I used to do the pulley stop with my Thoroughbred, and to be perfectly honest, it just made her more bracey, and mad, and apt to either rear or buck to throw me off balance, but with the one rein stop, she didn't get upset or bracey, and it gave her a chance to stop and take a breath, as well as turn around instead of continuing down the rail or road or trail, and I could then still address whatever set her off that was right there at that particular spot. I definitely prefer the one rein stop to the pulley.
     
    03-19-2011, 08:22 PM
  #7
Super Moderator
Quote:
Originally Posted by luvs2ride1979    
One of my pet peeves, about the video (nothing to do with the pully rein). Julie says she likes the rider's legs. Her leg is too far forward! If she gets her leg back, it will unlock her hips/pelvis, and make her much more relaxed in the saddle. Julie rides the same way... Ugh.

The pulley rein can be useful, but it can make the horse afraid. Just look at the horse's face, head, neck, body, etc. in the video. That is not a happy horse... The one rein halt allows you to spin the horse to a halt without getting so in to their face. If the horse turns well, you don't even have to use much rein pressure.

Here's a good one.

YouTube - The Power of the 'One Rein Stop'

The pulley rein (cavalry stop...emergency stop) Is far safer than the one rein stop. At speed. Pulling a horse's head around to go into a circle can cause a catastrophic fall and roll. I always go the emergency stop. Yes, the horse doesn't like it...they are not supposed to like it. That is the point. After a few uses, the horse learns to listen....trust me!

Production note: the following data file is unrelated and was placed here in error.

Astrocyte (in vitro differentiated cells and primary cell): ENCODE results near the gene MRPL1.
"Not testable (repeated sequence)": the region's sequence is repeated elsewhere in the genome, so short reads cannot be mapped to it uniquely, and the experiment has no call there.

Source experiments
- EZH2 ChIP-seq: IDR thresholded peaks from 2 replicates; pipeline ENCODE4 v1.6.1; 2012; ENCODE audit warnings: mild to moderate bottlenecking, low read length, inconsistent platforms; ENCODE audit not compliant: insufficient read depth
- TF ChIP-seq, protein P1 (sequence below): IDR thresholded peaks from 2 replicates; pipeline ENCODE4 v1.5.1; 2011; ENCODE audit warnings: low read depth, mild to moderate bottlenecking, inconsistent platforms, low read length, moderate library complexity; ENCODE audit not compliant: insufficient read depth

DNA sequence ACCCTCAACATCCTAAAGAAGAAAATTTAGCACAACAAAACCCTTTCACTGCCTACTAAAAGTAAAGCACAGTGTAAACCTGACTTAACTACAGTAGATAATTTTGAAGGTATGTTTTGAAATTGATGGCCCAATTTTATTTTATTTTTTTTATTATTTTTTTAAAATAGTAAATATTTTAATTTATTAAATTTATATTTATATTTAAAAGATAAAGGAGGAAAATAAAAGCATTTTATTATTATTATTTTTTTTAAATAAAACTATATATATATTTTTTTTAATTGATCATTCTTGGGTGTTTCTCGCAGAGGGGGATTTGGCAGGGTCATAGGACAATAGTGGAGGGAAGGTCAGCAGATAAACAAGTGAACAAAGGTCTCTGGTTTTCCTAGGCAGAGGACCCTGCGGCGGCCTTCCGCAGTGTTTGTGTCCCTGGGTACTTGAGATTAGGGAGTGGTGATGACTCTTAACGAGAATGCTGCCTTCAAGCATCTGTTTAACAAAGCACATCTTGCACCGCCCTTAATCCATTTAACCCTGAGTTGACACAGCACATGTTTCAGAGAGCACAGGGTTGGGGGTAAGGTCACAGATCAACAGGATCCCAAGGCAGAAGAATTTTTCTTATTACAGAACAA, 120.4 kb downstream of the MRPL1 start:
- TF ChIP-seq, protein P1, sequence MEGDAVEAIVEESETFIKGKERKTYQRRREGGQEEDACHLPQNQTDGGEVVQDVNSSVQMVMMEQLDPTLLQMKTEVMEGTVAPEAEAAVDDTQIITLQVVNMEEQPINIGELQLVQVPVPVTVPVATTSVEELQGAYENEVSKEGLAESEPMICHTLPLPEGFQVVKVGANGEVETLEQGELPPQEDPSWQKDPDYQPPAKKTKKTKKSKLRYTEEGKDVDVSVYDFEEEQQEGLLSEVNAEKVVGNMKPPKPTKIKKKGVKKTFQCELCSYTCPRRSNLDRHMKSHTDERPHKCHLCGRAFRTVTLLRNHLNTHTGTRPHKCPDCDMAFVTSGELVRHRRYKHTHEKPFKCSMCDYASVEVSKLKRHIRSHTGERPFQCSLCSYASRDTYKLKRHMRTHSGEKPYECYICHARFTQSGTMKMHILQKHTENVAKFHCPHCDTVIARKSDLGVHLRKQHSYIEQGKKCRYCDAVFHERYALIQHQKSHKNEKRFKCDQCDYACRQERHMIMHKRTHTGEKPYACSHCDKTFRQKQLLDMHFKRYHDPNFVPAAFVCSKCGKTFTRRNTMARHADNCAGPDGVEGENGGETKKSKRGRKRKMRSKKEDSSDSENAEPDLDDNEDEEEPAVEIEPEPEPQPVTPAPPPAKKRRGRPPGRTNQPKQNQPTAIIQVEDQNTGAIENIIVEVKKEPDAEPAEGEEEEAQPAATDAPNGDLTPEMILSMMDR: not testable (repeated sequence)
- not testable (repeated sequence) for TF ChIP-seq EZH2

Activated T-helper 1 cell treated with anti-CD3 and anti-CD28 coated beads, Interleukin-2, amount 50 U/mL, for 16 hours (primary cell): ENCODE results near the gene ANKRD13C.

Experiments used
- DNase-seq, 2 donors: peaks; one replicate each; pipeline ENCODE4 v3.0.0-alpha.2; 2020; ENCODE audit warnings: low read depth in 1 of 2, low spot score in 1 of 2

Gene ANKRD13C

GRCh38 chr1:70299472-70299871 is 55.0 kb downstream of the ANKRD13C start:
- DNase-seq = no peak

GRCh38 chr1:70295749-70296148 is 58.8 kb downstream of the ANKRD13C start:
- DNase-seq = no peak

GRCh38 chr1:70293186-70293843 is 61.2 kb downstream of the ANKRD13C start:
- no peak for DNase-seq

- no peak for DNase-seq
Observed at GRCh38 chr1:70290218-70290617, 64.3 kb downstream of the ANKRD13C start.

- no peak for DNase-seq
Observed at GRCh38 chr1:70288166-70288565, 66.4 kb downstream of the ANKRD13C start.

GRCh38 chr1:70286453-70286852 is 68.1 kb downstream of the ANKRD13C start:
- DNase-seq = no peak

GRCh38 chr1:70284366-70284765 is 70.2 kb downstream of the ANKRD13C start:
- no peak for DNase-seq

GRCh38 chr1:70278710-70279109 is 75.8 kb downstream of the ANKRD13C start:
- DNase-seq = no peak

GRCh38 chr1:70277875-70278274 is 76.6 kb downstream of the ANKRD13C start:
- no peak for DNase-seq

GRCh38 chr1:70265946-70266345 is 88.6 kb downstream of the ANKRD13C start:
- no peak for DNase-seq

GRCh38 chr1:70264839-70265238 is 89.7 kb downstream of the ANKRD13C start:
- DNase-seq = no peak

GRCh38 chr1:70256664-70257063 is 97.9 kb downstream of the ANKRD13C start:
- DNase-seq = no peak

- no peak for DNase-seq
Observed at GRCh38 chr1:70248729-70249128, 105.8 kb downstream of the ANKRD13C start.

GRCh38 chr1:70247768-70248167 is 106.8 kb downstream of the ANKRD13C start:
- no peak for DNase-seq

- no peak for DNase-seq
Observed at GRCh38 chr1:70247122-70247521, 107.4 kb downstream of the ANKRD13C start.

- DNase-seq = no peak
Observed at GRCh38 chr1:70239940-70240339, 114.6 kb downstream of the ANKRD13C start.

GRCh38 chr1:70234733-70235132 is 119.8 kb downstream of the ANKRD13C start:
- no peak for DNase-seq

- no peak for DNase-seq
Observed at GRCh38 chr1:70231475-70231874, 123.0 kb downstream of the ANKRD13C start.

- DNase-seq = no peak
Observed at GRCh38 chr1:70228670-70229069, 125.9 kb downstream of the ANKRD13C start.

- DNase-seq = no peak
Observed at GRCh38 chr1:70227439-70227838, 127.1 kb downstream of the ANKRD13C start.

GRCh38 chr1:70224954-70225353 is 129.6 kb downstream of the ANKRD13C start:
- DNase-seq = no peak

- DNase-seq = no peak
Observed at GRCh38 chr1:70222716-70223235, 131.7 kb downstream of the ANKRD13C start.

03-19-2011, 08:35 PM
  #8
Green Broke
Pulley rein isn't something you use frequently. Just for emergencies. Not every time your horse is a little out of control or doesn't want to stop. Only when a horse is full out BOLTING. You shouldn't use it so often the horse gets a chance to become bracey.
     
    03-19-2011, 09:09 PM
  #9
Foal
Quote:
Originally Posted by usandpets    
I would use a regular simple snaffle. I would also do more ground work to earn more trust. Flexing your horse will help make him more supple. Undersaddle I would do a lot of one rein stops.

Do not just go to a harsher bit to fix what he is missing in training. He will only get a harder mouth and you'll have to keep getting harsher bits than the one before. If you do not know how to work your horse on the ground to get respect, get help from a trainer.
agree completely, it is not by changing the bit that the problem will be fix, in fact, you might make it worse.
More training and ground work is the key
     
    03-19-2011, 09:44 PM
  #10
Trained
One rein stops and pulley stops aren't competitors. They are BOTH good things to have in your bag of tricks when a horse is getting too wound up and spooky. If there is room to do a one rein stop, then you may not need a pulley stop. OTOH, in a narrow space, or if the horse is already in a full blown bolt, then the pulley stop can be pretty helpful. Both are better alternatives to increasing the harshness of the bit as a means of control.

I'm told a 12 year old girl owned Mia for a couple of months and then returned her (making it possible for me to buy her). Mia was so frightened of bits that I rode her for 2 years without one, and I'd GUESS the 12 year old tried using a harsher bit to get control. And it worked so well she returned the horse...